GIBSONIA — Welcome to the world of Ninja.
Kohlee Edwards, Will Suppa, Maci and Jackson Kotula — all young students in the Mars Area School District — are thriving in it.
All four are members of the competitive Ninja team — known as Steel City Ninja — out of Jewart's Gymnastics in Gibsonia. The team has a roster of approximately 25. This quartet is among the team's qualifiers for the World Ninja Championships, slated for Nov. 19-21 in Las Vegas.
The event has been rescheduled twice due to the COVID-19 pandemic.
“If it doesn't happen then, they will probably cancel it,” said Chris Suppa, Will's mother. “Everyone has been working so hard for this.”
The Jewart's team has participants ranging in age from 6 to 60. The squad belongs to the Ultimate Ninja Athlete Association and National Ninja League.
They compete in age divisions: Kids 6-8, mature kids 9-10, preteens 11-12, teens 13-15, young adults 16-17, 18+ adults, 40+ masters.
The competition consists of completing an obstacle course, with participants competing more against the clock than each other. Ninja obstacles emphasize a combination of upper body strength and balance.
Obstacles include cannon ball alley, flywheel, fidget spinners, lache, devil steps, salmon ladder, quad steps, etc.
“I've been men's gymnastics director here for 18 years,” Ninja coach Scott Carslaw said. “We are fast becoming a Ninja person world.
“This is the fourth year we've had a Ninja team and it's grown by 25 to 30 percent each year. It's leveled off this year, but I think that's because of COVID. If the coronavirus didn't hit, we'd be busting at the seams right now.”
Aime Edwards, Kohlee's mother, said her daughter has placed among the top 10 in two of the past three world finals they've attended. She placed second in the NNL regular season this year, 10th in UNAA.
“The kids enjoy the challenge,” Mrs. Edwards said. “They're part of a team, yet they do the course as an individual.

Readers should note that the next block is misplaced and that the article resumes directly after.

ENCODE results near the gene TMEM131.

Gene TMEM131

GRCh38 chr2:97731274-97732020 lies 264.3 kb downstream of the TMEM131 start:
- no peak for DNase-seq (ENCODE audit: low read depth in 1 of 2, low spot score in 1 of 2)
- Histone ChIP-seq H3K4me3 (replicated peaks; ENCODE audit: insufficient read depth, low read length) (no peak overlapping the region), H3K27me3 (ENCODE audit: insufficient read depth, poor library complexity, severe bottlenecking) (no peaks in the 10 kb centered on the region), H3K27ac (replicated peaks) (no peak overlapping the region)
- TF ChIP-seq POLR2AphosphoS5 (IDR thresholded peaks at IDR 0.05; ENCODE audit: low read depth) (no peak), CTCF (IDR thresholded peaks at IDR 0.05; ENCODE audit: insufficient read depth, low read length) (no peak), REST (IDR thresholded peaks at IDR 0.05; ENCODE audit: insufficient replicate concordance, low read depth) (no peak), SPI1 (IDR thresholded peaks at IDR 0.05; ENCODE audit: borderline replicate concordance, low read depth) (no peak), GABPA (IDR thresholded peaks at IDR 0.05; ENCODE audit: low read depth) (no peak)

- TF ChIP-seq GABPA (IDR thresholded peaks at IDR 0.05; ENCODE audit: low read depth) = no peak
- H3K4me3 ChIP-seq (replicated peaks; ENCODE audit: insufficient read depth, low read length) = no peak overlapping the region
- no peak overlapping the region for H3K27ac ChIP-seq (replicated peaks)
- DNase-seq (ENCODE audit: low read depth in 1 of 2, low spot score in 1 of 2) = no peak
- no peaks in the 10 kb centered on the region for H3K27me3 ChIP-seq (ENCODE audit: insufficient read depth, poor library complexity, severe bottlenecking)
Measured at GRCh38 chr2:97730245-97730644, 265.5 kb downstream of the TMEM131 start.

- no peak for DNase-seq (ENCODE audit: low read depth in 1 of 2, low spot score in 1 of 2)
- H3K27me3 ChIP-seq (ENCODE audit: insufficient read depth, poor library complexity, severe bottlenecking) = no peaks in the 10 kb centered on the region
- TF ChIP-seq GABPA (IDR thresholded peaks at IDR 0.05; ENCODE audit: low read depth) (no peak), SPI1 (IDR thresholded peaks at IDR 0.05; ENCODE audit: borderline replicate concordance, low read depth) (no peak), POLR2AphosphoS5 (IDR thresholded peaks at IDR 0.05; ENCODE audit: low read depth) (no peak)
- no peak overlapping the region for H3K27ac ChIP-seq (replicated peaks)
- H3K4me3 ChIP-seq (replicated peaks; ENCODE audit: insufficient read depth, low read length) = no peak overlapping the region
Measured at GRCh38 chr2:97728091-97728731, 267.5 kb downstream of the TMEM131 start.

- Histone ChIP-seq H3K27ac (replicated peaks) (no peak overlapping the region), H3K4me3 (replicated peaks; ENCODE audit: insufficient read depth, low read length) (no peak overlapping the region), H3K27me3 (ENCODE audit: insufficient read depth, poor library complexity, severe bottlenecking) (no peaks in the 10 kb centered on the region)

“Most of these kids have gotten into it through the (TV) show. It's really taken off.”
The participants practice at the gym three or four days a week, for 90 minutes at a time. They can also do open gyms on weekends.
The obstacle course generally consists of 12 to 15 obstacles and takes approximately two minutes to complete.
“It's an exciting new form of fitness,” Carslaw said. “Ninja encourages a competitive lifestyle. The participants see a result of the training they put in when they do the course.
“If they didn't take tests in school, students probably wouldn't reach their full potential. This is the same concept. Ninja training is for obstacle course racing.”
Steel City Ninja has competed at events in Maryland, Virginia, North Carolina, Ohio and New York, along with throughout Pennsylvania. The team has competed in world finals in North Carolina, Connecticut and Minnesota as well.
“The obstacles look easy, but they're very difficult,” Suppa said. “Upper body, lower body, balance, endurance ... all of those things come into play.”
Carslaw admitted that Ninja is demanding, but in a positive way.
“You overcome fears when you do this and that's how people grow,” he said. “Children have the ability to try new things. Adults could learn from them that way.
“Ultimately, you are running by yourself. It's not athlete vs. athlete. It's athlete vs. the course.”